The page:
Go your own way
The local people say that Iwate is a place where you forge your own path. Take their advice and enjoy this re-emerging—and rewarding—destination.
Emerald-clad mountains, fertile farmland, and rural villages characterize much of Iwate prefecture located in the northeastern corner of remote Tohoku, but it’s the dynamic and dramatic coastline that remains its defining feature. From the sheer cliffs of Kitayamazaki to the heavenly waters of Jodogahama all the way down to the ‘miracle’ surviving pine tree at Takata-matsubara, to travel Iwate’s coast is to witness the force of nature and how it has powerfully shaped the region.
Facing the Pacific Ocean, Iwate suffered badly in the March 2011 earthquake and ensuing tsunami. Years later, and cities are still being rebuilt in the areas that were worst hit. But there are real signs of hope, with the reconstruction of the Sanriku Fukko National Park and the creation of a long-distance nature trail, the Michinoku Coastal Trail, which will stretch 700km from Kabushima in Aomori to Soma in Fukushima along the Sanriku coastline.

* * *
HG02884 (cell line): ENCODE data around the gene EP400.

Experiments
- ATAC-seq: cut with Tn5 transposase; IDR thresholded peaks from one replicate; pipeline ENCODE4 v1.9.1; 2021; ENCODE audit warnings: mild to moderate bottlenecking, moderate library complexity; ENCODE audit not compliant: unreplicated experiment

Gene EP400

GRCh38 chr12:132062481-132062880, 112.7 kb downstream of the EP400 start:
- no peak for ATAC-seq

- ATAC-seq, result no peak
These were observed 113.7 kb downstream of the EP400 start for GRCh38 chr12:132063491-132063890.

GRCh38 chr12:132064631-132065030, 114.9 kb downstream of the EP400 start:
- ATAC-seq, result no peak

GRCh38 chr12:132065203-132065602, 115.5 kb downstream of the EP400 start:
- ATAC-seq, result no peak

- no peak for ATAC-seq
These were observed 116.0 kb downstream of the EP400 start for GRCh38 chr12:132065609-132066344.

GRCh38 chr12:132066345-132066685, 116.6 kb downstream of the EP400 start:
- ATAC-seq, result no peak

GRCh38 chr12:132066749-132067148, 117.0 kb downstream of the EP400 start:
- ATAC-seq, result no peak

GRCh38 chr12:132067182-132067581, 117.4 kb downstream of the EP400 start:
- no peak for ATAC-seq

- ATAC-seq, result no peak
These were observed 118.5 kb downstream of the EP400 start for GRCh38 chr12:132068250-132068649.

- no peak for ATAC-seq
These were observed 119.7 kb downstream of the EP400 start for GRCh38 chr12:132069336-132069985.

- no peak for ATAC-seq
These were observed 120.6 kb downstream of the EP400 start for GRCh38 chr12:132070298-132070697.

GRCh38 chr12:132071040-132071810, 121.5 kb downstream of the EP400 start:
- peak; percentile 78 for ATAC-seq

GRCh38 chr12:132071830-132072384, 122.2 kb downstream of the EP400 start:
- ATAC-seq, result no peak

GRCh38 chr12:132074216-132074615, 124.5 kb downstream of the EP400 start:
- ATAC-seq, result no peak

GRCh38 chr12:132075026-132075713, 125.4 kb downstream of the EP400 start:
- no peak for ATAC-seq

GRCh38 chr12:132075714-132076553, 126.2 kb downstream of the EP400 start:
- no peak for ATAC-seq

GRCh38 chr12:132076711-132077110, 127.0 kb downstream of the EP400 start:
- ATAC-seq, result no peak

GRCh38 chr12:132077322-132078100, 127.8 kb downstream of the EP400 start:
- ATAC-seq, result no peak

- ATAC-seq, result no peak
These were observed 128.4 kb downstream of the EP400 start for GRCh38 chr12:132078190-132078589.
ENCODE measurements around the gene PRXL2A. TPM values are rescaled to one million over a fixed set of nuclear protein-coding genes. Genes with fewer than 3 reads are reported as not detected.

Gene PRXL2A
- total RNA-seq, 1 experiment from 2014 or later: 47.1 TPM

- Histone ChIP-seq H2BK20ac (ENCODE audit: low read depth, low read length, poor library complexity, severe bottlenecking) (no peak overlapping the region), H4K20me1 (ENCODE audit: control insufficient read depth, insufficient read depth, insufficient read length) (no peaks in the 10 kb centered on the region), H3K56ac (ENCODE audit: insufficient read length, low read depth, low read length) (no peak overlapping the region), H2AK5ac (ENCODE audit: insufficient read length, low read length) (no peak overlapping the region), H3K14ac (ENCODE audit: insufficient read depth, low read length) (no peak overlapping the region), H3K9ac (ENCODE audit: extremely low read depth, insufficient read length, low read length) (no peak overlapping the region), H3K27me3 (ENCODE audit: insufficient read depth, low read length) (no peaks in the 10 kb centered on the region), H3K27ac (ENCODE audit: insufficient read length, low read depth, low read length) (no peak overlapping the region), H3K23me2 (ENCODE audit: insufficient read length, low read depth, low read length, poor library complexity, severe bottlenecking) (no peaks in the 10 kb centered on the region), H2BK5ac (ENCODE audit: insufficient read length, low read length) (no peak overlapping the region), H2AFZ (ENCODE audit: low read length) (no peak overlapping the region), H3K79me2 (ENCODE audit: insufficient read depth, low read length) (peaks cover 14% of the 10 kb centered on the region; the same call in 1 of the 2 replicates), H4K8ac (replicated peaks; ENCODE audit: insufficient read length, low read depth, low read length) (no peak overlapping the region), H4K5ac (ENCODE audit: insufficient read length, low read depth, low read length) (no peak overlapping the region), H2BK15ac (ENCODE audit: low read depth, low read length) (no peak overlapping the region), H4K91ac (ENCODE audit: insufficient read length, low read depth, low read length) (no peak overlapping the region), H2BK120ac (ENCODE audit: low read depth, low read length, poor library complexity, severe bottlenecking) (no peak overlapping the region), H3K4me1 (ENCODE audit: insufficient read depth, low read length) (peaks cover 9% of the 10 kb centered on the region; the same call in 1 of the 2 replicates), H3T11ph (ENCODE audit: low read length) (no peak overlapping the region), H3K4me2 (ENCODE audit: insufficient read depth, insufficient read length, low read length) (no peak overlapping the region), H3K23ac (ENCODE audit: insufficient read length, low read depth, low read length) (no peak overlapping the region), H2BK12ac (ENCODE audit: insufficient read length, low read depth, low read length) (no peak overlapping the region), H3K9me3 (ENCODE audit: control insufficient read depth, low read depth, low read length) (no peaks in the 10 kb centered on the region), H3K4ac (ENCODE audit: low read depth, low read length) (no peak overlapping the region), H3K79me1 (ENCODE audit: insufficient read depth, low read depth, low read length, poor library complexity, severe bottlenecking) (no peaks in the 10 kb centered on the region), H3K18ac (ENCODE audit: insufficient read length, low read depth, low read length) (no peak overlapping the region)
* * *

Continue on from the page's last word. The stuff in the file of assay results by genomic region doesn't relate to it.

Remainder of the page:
You’ll need a car to get the most out of exploring Iwate. From Honshu travel up the coast, stopping further inland at Hiraizumi, Iwate’s most important historical attraction, worth a visit for the beautiful golden hall at Chuson-ji. Farther north, Tono valley is a picturesque rural town that is famous as the center of Japanese folklore.
Stay overnight to experience one of the many farms or homestays on offer, listening to the tales of shape-shifting animals and impish water spirits. Tono’s most beloved character is the Kappa—a kind of mischievous frog with a plate on his head that you might recognize as the mascot of chain sushi-go-round restaurant, Kappa Zushi.
Morioka is the prefectural capital where you can try and beat the record by eating more than 500 servings of the local specialty, wanko-soba; tiny bowls of noodles in a simple broth that are served one after the other. Work it off with a rewarding hike up Mount Iwate, a majestic volcano that serves as Morioka’s postcard-perfect backdrop and provides an unbeatable panorama of the region.